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Nursery rhyme

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Nursery rhyme

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A nursery rhyme is a traditional song or poem taught to young children, originally in the nursery. Learning such verse assists in the development of vocabulary, and several examples deal with rudimentary counting skills. ("Eeny, meeny, miny, moe" is an example of a counting-out game.) In addition, specific actions, motions, or dances are often associated with particular songs.

"Hey Diddle Diddle" is a popular nursery rhyme. "Hey Diddle Diddle" is a popular nursery rhyme.

Many cultures (though not all; see below) feature children's songs and verses that are passed down by oral tradition from one generation to the next (either from parent to child, or from older children to younger children). In the English language, the term "nursery rhyme" generally refers to those of European origin, and the best known examples are English and originated in or since the 17th century. Their origins were possibly a form of oral political cartoon, from an era when free speach could get the speaker imprisoned.

Some nursery rhymes, however, are substantially older. "Sing a Song of Sixpence" exists in written records as far back as the Middle Ages. Arguably the most famous collection of nursery rhymes is that of Mother Goose. Some well known nursery rhymes originated in the United States, such as "Mary had a little lamb".

"Ring-Around-the-Rosie" (alternatively "Ring a Ring O'Roses") is popularly believed to be a metaphorical reference to the Great Plague of London, although this has been widely discredited, particularly as none of the "symptoms" described by the poem even remotely correlate to those of the Bubonic plague, and the first record of the rhyme's existence was not until 1881.

A credible interpretation of "Pop Goes the Weasel" is that it is about silk weavers taking their shuttle or bobbin (known as a "weasel"), to a pawnbrokers to obtain money for drinking. It is possible that the "eagle" mentioned in the song's third verse refers to The Eagle freehold pub along Shepherdess Walk in London, which was established as a music hall in 1825 and was rebuilt as a public house in 1901. This public house bears a plaque with this interpretation of the nursery rhyme and the pub's history. Alternatively, the term "weasel" might be Cockney rhyming slang for a coat ("weasel and stoat" = "coat"), and the coat itself was pawned.

An amusing and ironic accidental hoax involving the rhyme "Sing a Song of Sixpence" was perpetrated on the Urban Legends Reference Pages.

Scholars occasionally think they have "all" nursery rhymes written down, or know the last time that a rhyme was in use (some fall out of favor). However, as nursery rhymes are mainly an oral tradition, nursery rhymes will surface anew (see Bill Bryson's book Made in America : An Informal History of the English Language in the United States for an excellent example).

There are some indigenous peoples which consider music sacred, so that only elder men may sing songs, and the songs are taught during sacred rituals in adulthood. It is forbidden for women or children to sing. Hence, these cultures do not have these kinds of songs.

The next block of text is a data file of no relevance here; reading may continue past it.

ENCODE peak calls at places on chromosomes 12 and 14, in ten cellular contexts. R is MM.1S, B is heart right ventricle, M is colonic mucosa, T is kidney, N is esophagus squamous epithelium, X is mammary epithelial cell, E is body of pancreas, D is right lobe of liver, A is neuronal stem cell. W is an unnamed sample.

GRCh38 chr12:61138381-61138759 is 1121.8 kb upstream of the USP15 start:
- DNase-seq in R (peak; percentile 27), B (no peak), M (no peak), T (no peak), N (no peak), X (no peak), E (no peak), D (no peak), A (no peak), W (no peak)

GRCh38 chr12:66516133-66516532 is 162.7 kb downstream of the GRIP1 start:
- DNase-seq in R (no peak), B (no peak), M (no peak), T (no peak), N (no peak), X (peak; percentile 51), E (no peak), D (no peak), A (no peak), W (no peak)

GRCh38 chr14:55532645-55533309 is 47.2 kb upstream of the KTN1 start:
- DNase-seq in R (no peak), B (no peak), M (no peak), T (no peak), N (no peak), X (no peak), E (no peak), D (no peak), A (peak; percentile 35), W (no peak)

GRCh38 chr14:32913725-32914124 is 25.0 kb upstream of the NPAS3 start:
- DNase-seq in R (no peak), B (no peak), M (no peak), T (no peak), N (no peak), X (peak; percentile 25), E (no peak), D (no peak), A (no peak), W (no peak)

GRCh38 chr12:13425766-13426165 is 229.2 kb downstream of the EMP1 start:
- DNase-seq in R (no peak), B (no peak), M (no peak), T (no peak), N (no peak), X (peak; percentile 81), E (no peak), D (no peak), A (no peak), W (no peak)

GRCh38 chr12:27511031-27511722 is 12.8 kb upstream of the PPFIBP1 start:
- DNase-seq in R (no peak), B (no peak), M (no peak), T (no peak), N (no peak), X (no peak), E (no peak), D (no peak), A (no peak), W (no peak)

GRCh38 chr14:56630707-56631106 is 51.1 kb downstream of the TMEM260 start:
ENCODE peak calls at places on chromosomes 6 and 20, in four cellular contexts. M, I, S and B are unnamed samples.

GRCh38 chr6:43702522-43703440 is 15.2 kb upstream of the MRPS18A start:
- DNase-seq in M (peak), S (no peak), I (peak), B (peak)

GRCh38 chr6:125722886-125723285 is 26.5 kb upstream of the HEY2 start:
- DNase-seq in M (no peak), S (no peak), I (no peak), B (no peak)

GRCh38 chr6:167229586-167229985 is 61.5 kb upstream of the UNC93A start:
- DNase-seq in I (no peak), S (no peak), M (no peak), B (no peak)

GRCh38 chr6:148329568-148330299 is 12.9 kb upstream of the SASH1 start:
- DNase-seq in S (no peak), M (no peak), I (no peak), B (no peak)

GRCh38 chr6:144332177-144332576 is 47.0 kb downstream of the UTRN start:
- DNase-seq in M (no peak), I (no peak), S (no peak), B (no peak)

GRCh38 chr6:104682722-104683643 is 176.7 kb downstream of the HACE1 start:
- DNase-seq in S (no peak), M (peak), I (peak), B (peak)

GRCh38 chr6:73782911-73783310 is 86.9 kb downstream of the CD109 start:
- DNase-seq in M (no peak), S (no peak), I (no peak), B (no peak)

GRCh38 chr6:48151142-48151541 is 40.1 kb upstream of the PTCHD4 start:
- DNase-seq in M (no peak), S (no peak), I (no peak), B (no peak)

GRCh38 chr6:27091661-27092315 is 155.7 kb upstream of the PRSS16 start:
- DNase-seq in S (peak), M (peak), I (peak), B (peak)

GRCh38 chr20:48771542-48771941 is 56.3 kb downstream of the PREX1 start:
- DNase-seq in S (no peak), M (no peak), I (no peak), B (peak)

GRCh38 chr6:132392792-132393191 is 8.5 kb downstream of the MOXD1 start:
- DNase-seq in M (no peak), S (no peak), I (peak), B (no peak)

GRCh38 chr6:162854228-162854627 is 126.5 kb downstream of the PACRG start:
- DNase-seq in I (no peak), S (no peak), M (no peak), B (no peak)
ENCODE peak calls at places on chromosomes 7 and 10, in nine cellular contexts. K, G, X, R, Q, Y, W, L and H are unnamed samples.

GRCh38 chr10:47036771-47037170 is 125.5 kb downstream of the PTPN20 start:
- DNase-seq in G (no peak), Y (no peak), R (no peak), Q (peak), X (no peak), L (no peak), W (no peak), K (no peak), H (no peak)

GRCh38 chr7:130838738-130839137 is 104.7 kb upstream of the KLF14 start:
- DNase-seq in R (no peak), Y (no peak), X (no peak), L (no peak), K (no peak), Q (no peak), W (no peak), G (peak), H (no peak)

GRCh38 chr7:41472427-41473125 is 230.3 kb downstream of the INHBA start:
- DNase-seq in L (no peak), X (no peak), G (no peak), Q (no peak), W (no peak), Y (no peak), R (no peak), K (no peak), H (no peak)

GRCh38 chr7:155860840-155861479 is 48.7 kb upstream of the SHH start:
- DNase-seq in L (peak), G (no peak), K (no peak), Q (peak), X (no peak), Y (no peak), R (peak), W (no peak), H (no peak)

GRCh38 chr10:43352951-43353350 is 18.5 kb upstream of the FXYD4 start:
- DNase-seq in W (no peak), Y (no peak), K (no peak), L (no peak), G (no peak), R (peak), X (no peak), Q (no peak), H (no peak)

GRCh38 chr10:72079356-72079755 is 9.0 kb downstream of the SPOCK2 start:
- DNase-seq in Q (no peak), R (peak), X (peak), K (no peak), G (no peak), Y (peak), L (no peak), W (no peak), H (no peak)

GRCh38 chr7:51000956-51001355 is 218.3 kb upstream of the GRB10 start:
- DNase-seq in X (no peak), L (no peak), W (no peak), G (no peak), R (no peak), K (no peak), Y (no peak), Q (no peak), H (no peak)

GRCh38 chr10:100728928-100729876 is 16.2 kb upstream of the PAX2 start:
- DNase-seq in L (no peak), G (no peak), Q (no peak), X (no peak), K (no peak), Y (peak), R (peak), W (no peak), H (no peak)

List of nursery rhymes

Alphabet song
"As I Was Going by Charing Cross"
"As I Was Going to St Ives"
"Baa, Baa, Black Sheep"
"Bye, baby bunting"
"Christmas is Coming"
"Ding Dong Bell"
"Doctor Foster"
"Five little speckled frogs"
"Froggy would a-wooing go"
"Georgie Porgie"
"Goosey Gander"
"Grand old Duke of York"
"Hey Diddle Diddle"
"Hickory Dickory Dock"
"Horsey Horsey"
"Hot Cross Buns"
"Humpty Dumpty"
"Hush Little Baby"
"I'm a Little Teapot"
"Itsy Bitsy Spider"
"Jack and Jill"
"Jack Be Nimble"
"Jack Sprat"
"Kookaburra sits in the old gum tree"
"Ladybird Ladybird"
"Little Bo Peep"
"Little Boy Blue"
"Little Jack Horner"
"Little Miss Muffet"
"Little Tommy Tucker"
"London Bridge is falling down"
"Lucy Locket"
"Mares eat oats"
"Mary Had a Little Lamb"
"Mary, Mary, Quite Contrary"
"Monday's Child"
"Nuts in May"
"Old King Cole"
"Old Mother Hubbard"
"One, Two, Buckle My Shoe"
"One, Two, Three, Four, Five"
"Oranges and Lemons"
"Pat A Cake, Pat A Cake Bakers Man"
"Pease Porridge Hot"
"Peter Peter Pumpkin Eater"
"Polly Put the Kettle On"
"Pop Goes the Weasel"
"Pussy Cat Pussy Cat"
"Rain Rain Go Away"
"Ride a cock horse to Banbury Cross"
"Ring Around the Rosie" or"Ring a Ring O'Roses"
"Rock-a-bye Baby"
"Row, row, row the Boat"
"Rub A Dub Dub"
"See Saw Margery Daw"
"Simple Simon"
"Sing a Song of Sixpence"
"Star Light, Star Bright"
"Solomon Grundy"
"The Name Game"
"The Queen of Hearts"
"There Was A Crooked Man"
"There Was An Old Lady Who Swallowed A Fly"
"There Was An Old Woman Who Lived In A Shoe"
"This Is The House That Jack Built"
"This Little Piggy"
"This Old Man"
"Three Blind Mice"
"Tinker, Tailor"
"Tom, Tom, the Piper's Son"
"Twinkle Twinkle Little Star"
"Two Little Dickie Birds"
"Wee Willie Winkie"
"What Are Little Boys Made Of?"
"Who Killed Cock Robin?"

Popular culture

Stand up comic Andrew Dice Clay has performed "vulgar" versions of old standards in his act. The humor was often based on shock value and abrupt resolutions which identified a more practical or realistic result. As an example, in Clay's version of "Jack and Jill", Jill is implied to be a prostitute:

Jack and Jill went up the hill,
Both with a buck and a quarter.
Jill came down with two-fifty.

Other rhymes Clay has modified are "Three Blind Mice", "Twinkle Twinkle Little Star", "The Little Old Woman Who Lived in a Shoe", "Little Boy Blue", "Hickory Dickory Dock", and "Little Jack Horner".

Metal band, Korn's song "Shoots and Ladders" from their self-titled first album, Korn, consists almost entirely of nursery rhymes in its lyrics.

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